I'm guessing he is european as he uses Litre capacity instead of gallons and his few grammar mistakes. So chances are he has actually driven the V12 TDI. Regardless of what people think about that Q7 it would be a great experience to drive one of the few diesel V12s in the world.
          neilyadig
          • 2 Years Ago
          @Ernie Mccracken
          Ernie, dude, why would you automatically just berate this guy?
      Keith
      • 2 Years Ago
      I think Audi have a different impression of the EPA numbers for the TDI than you quoted in your review... City 19 mpg Highway 28 mpg Combined 22 mpg The 3.0 TFSI numbers appear to be what you're using here: City 16 mpg Highway 22 mpg Combined 18 mpg
        a.romeo2
        • 2 Years Ago
        @Keith
        Sorry I got a bit confused with mpg stats. Nevertheless Audi quoted I lower fuel consumtion than the actual numbers. My point was that This V12 can't really be called efficient. I remember when the car wasn't run in the display would show 25 litres per 100 km. Thats what probably a supercar would consume. The 3.0 TDI should be way more efficient and probably is the better choice for a rational choice. One odd thing is that the V12 does come with the facelifted LED backlights but without the front like the one on the picture.
          a.romeo2
          • 2 Years Ago
          @a.romeo2
          Appologies belongs to the upper comments I posted before
        Michael Harley
        • 2 Years Ago
        @Keith
        EPA says the 3.0 TDI does 17 City / 25 highway / 20 Combined. http://www.fueleconomy.gov/ - Mike
      wanderlust
      • 2 Years Ago
      Still looks good, but agree less LED's would be nice. Two rows is too much.
      thedriveatfive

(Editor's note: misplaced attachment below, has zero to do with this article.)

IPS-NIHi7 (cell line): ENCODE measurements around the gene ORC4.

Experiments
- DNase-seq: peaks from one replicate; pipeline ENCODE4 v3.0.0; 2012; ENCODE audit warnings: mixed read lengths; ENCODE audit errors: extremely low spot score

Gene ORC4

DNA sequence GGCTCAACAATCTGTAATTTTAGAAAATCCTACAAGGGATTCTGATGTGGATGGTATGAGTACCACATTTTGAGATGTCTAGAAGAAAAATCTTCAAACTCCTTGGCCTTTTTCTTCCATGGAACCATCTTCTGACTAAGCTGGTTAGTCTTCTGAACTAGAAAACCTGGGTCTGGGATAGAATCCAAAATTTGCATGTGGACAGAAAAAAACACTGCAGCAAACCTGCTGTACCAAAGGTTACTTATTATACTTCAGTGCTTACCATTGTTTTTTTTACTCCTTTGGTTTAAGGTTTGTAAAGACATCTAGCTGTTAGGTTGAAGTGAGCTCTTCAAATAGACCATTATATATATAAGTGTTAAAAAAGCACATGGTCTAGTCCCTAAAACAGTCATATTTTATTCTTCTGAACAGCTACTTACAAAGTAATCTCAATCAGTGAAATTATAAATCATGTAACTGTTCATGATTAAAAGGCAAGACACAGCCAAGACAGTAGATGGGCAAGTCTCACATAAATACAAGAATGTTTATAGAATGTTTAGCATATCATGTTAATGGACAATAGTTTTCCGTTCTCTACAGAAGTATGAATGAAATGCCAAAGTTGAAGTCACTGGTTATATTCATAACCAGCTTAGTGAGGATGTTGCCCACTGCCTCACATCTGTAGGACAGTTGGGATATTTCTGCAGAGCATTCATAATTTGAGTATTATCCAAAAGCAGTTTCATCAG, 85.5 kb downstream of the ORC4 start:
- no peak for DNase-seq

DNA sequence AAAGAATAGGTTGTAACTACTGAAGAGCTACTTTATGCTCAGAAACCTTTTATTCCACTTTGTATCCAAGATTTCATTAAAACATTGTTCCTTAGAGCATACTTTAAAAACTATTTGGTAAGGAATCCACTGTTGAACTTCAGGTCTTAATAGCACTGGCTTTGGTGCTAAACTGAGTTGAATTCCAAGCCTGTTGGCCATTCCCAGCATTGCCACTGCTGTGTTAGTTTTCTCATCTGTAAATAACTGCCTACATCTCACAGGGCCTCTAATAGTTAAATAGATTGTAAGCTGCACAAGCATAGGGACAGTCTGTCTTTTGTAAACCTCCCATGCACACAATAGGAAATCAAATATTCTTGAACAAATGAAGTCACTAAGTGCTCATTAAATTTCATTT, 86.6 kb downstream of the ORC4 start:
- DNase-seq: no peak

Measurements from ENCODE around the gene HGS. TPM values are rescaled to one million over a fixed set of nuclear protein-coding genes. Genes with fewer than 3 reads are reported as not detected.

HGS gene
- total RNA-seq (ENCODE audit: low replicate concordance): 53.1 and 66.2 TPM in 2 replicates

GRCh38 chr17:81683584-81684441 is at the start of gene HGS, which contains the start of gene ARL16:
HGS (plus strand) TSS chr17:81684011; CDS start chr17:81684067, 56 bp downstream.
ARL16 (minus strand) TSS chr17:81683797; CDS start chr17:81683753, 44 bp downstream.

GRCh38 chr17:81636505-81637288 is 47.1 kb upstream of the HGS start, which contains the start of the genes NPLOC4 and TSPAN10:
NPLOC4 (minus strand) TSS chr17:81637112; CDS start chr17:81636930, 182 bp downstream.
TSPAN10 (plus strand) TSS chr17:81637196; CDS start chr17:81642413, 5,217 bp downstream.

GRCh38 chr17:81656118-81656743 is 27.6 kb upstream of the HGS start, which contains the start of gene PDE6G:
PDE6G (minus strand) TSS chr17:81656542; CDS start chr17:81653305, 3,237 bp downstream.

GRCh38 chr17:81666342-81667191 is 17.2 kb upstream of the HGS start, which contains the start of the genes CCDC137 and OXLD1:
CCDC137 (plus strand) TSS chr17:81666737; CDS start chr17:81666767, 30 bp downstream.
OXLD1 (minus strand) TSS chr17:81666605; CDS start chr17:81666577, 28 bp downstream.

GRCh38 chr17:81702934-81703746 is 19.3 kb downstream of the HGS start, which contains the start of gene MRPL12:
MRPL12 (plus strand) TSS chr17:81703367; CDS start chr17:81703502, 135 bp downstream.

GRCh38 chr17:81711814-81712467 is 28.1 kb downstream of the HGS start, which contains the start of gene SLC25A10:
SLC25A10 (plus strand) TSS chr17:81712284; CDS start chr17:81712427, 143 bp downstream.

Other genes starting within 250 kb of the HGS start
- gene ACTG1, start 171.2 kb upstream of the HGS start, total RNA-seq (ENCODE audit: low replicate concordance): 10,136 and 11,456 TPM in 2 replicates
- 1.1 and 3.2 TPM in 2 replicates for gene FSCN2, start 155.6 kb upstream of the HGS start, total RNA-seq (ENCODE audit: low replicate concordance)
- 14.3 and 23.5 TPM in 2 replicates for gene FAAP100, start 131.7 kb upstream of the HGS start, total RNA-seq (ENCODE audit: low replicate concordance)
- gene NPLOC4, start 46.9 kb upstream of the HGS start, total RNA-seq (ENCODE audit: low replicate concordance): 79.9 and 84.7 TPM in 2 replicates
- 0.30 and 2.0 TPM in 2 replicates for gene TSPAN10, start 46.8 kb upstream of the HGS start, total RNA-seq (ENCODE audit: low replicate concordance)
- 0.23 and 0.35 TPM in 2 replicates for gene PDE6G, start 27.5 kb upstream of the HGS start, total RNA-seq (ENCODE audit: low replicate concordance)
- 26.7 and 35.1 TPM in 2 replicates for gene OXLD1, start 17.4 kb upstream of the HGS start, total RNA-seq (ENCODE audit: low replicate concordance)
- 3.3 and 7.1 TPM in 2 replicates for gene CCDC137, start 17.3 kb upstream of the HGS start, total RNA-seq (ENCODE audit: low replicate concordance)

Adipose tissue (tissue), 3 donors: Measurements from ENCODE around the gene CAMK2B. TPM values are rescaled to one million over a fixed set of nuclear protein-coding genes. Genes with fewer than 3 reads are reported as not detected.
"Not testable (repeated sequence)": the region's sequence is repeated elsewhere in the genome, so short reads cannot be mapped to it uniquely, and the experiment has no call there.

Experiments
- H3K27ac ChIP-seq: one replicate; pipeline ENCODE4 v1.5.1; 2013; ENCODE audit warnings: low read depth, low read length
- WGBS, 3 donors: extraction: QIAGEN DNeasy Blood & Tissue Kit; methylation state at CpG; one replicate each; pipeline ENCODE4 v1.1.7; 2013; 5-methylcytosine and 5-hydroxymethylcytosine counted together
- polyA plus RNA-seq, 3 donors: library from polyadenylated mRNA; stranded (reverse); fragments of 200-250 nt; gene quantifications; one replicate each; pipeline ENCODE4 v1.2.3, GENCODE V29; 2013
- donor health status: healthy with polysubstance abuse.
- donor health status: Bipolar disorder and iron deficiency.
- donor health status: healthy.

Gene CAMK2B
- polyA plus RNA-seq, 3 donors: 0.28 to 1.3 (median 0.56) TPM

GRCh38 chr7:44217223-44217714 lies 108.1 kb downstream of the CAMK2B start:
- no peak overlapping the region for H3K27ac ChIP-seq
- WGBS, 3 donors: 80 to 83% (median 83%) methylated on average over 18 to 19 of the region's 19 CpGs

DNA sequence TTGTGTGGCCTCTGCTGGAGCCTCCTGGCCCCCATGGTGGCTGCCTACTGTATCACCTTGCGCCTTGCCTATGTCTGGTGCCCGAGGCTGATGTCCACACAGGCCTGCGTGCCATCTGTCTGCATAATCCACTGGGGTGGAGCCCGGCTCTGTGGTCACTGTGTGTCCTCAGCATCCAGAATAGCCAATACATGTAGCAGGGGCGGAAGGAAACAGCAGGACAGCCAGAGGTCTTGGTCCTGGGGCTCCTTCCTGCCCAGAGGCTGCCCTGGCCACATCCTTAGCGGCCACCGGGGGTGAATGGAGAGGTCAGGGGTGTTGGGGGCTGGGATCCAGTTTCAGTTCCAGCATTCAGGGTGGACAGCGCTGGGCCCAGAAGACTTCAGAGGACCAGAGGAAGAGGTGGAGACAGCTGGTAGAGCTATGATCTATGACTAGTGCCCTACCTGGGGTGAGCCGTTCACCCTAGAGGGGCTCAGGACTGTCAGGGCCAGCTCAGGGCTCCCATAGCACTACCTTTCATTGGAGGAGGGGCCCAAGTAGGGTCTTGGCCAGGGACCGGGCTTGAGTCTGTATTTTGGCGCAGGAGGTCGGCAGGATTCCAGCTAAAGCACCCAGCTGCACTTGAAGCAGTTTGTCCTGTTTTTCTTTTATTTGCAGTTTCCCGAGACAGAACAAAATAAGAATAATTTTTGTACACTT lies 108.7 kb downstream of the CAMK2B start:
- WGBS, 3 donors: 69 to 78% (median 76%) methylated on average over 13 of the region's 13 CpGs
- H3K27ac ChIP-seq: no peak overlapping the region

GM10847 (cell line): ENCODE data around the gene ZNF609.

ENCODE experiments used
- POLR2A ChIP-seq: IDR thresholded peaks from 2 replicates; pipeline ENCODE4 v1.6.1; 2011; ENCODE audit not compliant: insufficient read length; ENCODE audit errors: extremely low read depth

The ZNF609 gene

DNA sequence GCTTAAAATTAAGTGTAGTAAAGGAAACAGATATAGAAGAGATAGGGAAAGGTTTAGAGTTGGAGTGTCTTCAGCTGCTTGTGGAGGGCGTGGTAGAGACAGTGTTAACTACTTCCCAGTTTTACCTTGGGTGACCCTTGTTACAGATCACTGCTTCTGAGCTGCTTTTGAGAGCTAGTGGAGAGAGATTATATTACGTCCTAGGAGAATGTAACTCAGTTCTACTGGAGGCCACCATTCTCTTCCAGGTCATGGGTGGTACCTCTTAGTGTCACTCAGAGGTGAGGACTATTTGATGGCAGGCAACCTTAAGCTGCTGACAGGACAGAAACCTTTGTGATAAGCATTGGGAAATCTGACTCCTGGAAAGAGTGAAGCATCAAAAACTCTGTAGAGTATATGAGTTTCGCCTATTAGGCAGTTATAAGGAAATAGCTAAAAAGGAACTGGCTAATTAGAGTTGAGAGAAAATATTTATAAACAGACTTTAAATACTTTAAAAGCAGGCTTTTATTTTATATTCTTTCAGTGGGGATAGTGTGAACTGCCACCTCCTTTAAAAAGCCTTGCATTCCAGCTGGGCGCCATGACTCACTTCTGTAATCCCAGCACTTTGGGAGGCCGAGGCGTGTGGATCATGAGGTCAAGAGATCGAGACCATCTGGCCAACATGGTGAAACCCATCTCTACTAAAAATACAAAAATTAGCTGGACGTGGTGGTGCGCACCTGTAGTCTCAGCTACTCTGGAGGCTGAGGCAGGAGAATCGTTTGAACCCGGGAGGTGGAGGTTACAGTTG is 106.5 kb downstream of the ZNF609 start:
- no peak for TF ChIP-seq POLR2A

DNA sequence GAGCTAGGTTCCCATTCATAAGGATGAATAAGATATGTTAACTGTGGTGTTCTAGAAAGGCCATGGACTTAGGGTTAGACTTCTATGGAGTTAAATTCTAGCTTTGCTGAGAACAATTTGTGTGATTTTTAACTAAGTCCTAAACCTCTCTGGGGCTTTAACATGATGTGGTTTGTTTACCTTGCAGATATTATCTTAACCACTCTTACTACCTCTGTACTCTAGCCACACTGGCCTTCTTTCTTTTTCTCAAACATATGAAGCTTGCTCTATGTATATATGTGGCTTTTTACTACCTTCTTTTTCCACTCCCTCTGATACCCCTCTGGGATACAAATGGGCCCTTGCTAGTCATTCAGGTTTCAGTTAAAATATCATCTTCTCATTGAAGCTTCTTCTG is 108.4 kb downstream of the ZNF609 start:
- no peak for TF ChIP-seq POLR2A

• 2 Years Ago
      Something must be wrong with the numbers here. It must do better mpg then that. My current X5 35d weighs the same, has 40 more horsepower, is almost a second faster to 60mph and gets an epa city of 23mpg and a real world of 24mpg city/ 29mpg highway (measured cross country with an average speed of 66mph through mountain terrain). The numbers are almost certainly wrong in this article.
      artshark
      • 2 Years Ago
      the 0-60 in the excerpt and the chart do not match up...
      FIDTRO
      • 2 Years Ago
      "Hybrids store electric energy on board in large battery packs. The packs are warranted for eight to ten years, depending on the manufacturer, but it's uncertain what the cost will be for replacing old battery packs down the road. Current prices are about $3,000." WOOT HYBRIDS, YEAH!
      • 2 Years Ago
      [blocked]
      Dean Hammond
      • 2 Years Ago
      when exactly did 18 mpgs become considered fuel efficient? seriously? Are we witnessing the german hallpass again?....
        • 2 Years Ago
        @Dean Hammond
        [blocked]
          dreadcthulhu01
          • 2 Years Ago
          The Tesla Model S can carry 7 people (granted the 2 rear jump seats are really only suitable for children) at 89 MPG-E, for 623 person-miles per gallon gasoline equivalent. And the EPA's mpg-equivalent formula isn't voodoo; it assumes that a gallon of gas = 33.6 kw-hrs of electricity, which is pretty much the amount of energy a gallon of gasoline contains.
      desinerd1
      • 2 Years Ago
      VW should change the brand name from Audi to Vanilla.
      Alex740
      • 2 Years Ago
      It would have aged much better if Audi hadn't covered the front in LEDs when they refreshed it
      • 2 Years Ago
      [blocked]